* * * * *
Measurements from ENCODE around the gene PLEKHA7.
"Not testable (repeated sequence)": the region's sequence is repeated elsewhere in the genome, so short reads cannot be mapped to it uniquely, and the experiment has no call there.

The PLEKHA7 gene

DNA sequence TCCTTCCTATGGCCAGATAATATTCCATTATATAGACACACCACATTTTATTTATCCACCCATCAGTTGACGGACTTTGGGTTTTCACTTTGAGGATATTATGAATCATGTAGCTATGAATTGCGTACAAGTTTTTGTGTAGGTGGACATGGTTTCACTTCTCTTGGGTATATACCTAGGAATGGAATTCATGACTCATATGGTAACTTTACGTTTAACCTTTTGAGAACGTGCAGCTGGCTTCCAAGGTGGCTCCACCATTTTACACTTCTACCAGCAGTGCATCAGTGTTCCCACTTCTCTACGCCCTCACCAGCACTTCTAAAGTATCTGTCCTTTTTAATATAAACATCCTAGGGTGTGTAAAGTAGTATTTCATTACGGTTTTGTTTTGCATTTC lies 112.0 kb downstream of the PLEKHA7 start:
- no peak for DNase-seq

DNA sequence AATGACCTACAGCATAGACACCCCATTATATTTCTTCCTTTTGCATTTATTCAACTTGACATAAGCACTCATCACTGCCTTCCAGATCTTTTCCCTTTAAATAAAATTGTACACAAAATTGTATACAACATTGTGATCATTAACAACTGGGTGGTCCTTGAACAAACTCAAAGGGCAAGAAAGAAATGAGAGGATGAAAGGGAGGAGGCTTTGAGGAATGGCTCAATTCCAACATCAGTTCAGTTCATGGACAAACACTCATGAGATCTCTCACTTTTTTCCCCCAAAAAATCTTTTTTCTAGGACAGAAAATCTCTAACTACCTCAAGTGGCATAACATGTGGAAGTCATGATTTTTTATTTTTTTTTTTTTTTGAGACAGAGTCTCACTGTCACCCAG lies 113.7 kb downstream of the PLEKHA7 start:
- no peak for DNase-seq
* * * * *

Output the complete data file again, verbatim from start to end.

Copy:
Measurements from ENCODE around the gene PLEKHA7.
"Not testable (repeated sequence)": the region's sequence is repeated elsewhere in the genome, so short reads cannot be mapped to it uniquely, and the experiment has no call there.

The PLEKHA7 gene

DNA sequence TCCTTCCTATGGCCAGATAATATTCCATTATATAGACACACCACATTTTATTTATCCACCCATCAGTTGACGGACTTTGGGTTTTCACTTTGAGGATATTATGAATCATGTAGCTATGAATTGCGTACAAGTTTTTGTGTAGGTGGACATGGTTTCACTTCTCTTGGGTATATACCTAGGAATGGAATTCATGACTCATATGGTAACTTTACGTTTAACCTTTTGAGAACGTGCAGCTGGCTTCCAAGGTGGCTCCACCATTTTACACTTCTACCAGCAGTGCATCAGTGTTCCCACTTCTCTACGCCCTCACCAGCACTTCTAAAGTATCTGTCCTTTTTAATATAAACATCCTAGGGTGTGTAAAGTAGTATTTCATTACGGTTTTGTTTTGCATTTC lies 112.0 kb downstream of the PLEKHA7 start:
- no peak for DNase-seq

DNA sequence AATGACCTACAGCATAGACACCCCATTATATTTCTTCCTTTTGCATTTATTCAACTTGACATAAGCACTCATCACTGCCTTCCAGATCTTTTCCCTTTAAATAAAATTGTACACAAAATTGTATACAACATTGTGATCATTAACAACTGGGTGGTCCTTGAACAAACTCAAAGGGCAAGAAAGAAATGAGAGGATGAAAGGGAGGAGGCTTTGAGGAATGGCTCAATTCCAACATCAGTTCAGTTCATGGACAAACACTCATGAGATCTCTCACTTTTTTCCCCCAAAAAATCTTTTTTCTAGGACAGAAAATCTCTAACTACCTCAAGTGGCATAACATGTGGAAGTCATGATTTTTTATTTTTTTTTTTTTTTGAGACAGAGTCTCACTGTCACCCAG lies 113.7 kb downstream of the PLEKHA7 start:
- no peak for DNase-seq